Casinos in Las Vegas Increasing Recruitment in Anticipation of a Return to 100% Capacity
Effective May 1, 2021, Nevadans expecting their next unemployment check will discover that they are now required to seek employment to justify that check.
That should not be a problem since that requirement has been SOP for decades in pretty much all states, including Nevada until 2020 changed everything.
That was when Nevada — where a huge chunk of employable adults work for companies whose life’s-blood is the leisure and hospitality industry — suspended the “look for work” rule for the obvious reason that there were simply no jobs to be had.
Every casino resort, from the Bellagio to the Dotty’s on the corner, was shut down completely for four deadly months back in 2020. Most have recovered only partially due to capacity limits imposed by state and county governments.
Some did not survive the ordeal, and even those that did saw many of their tenants, such as restaurants and retail shops, simply fade away.
To look at that from a different perspective, in March 2021, unemployment among those involved in the leisure and hospitality industry was at a gobsmacking 28.4%.
In comparison, the nation’s peak unemployment rate during the Great Depression was 25.6% (May 1933), according to data from the National Bureau of Economic Research.
The Great Depression lasted for ten years. Just over a year into the lockdown, Nevada is already beginning to see plenty of signs that the pandemic-inspired self-depression of business could soon be a thing of the past.
The shift to normalcy began back in March when an edict from Carson City, the seat of Nevada’s government, allowed casinos and many other businesses to operate at much higher capacities (50% rather than the 25% in force since November 2020).
Well, maybe not. According to a contemporaneous report in the Reno Gazette Journal, the edict declared that “Adult entertainment establishments, day clubs, nightclubs, brothels and karaoke will remain closed through May 1. ”
Perhaps nobody noticed the disparity. In any case, on April 19, Nevada Governor Steve Sisolak addressed continuing concerns for the state’s major industries in a press release, wherein he said his goal was to return to 100% capacity at all businesses in the state by June 1st.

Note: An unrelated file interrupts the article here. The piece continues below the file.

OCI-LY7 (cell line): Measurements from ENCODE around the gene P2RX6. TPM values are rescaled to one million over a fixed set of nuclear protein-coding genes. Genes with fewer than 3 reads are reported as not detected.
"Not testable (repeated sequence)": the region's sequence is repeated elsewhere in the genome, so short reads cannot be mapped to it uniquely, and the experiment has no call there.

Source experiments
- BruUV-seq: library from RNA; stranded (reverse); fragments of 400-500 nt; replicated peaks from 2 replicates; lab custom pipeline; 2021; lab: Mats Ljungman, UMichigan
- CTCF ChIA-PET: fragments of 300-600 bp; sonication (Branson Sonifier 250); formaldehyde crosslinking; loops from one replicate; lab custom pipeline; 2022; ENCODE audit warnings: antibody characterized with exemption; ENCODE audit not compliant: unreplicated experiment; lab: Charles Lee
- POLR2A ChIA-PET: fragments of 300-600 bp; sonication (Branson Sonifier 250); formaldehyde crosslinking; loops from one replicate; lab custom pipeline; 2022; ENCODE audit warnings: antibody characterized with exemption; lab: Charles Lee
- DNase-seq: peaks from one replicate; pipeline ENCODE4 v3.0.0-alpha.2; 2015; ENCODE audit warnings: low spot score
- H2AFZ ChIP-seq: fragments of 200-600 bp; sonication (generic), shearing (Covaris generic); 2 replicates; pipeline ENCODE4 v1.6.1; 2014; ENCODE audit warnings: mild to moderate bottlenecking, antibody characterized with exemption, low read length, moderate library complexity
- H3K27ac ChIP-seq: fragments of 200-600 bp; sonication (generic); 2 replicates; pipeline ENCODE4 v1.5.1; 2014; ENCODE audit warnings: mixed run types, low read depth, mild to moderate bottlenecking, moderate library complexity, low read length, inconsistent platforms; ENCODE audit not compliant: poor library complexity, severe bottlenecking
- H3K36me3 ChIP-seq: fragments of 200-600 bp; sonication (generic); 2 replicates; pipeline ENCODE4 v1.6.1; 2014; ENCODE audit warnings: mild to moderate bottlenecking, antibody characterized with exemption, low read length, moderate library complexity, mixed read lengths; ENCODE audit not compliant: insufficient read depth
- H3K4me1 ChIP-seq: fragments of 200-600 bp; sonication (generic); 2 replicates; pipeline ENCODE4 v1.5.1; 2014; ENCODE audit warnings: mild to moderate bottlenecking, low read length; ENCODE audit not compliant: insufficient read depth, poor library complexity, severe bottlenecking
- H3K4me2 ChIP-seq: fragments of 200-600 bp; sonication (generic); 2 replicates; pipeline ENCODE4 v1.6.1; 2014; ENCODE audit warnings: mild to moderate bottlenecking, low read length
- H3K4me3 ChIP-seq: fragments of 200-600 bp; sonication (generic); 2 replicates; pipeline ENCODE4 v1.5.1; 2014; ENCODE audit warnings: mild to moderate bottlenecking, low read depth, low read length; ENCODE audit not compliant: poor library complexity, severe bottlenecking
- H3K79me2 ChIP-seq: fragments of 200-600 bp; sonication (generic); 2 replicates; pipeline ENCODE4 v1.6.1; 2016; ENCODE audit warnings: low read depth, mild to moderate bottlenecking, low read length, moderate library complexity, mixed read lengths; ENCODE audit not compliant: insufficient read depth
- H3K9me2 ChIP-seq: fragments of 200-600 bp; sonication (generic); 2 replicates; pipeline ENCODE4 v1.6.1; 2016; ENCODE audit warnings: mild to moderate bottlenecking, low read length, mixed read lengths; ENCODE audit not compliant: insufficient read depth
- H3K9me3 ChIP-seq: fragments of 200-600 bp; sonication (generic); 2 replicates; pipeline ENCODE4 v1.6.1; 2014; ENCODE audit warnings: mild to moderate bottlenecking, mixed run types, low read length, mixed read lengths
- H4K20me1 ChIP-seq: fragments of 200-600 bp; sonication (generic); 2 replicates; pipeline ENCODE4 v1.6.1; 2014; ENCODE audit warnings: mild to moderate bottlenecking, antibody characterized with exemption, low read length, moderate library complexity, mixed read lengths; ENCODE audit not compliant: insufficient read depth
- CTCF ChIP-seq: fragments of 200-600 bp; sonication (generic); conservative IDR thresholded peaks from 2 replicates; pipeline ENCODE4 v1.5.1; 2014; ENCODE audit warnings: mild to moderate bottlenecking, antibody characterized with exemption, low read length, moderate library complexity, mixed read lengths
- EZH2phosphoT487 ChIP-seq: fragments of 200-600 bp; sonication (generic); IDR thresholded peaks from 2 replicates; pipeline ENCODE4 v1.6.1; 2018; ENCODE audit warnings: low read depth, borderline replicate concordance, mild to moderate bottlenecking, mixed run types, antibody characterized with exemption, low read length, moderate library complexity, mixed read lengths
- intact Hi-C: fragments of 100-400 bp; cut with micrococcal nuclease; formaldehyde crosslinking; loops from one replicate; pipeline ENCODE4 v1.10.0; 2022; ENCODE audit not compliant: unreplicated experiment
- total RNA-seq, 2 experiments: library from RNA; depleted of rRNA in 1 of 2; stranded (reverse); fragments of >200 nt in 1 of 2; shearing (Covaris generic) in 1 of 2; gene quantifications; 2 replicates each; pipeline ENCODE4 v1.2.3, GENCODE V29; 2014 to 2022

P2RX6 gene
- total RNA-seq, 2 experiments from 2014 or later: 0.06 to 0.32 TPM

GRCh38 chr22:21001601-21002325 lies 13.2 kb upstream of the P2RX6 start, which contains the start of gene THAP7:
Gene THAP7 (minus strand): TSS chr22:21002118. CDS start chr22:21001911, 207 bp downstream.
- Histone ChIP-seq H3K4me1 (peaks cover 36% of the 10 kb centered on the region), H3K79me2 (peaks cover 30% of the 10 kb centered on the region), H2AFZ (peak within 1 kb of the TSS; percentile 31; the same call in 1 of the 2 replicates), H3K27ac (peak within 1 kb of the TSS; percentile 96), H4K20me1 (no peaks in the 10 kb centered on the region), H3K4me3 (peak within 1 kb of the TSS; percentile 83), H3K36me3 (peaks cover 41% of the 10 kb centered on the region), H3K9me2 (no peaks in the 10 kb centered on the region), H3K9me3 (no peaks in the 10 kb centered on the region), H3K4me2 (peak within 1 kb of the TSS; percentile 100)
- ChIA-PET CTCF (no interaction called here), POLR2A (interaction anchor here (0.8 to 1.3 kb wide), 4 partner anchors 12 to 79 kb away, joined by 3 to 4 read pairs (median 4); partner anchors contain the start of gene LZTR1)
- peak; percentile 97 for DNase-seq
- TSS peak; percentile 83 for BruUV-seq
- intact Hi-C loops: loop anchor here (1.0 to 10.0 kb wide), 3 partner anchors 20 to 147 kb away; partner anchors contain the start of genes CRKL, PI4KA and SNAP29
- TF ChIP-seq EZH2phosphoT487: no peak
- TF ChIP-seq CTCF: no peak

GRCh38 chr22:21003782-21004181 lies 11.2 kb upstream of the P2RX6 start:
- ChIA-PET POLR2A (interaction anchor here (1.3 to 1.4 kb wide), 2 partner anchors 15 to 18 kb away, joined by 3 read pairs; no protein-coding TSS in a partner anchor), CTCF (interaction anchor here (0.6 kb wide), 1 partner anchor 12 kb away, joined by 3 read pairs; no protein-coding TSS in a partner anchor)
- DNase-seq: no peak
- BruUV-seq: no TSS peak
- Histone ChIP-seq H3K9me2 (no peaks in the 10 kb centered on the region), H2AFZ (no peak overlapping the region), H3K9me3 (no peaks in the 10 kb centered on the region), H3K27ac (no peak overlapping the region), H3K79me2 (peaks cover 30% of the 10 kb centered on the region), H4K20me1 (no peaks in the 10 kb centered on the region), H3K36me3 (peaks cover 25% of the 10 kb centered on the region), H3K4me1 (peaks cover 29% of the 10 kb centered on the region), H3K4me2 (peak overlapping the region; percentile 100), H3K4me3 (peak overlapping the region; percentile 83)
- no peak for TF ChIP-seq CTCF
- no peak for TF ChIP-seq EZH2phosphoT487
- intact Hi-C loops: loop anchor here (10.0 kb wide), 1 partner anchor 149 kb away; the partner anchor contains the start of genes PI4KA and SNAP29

He said that one immediate step toward that “goal” would be removing the state’s social distancing requirements as of May 1, 2021.
The press release goes on to note, however, that establishing social distancing requirements would be left to the various county and city governmental entities to enact or ignore.
Speaking of which, Clark County (home of Las Vegas) almost immediately mandated that large gatherings within its borders would be permitted only after 60% of county residents had received the vaccine for COVID-19.
The founders of the Electric Daisy Carnival, scheduled for mid-May, immediately postponed the major event until mid-October. The EDC brings in a reported 400,000-plus visitors to Las Vegas every year.
Despite the confusion, infighting, and lawsuits sure to arise from 16 Nevada counties warring with one another over which has the better mask requirements, businesses in Nevada, particularly in Las Vegas, slouch toward normalcy.
For example, MGM Resorts, the largest employer in Nevada, is joining the hiring frenzy, although its executives are lamenting the fact that many of the 28,000 employees its “furloughed” last year appear to have gone on to find other jobs.
Meanwhile, the newly constructed Resorts World Las Vegas, which plans a June 24 soft opening, has already received more than 85,000 applications for its offering of about 6,000 jobs.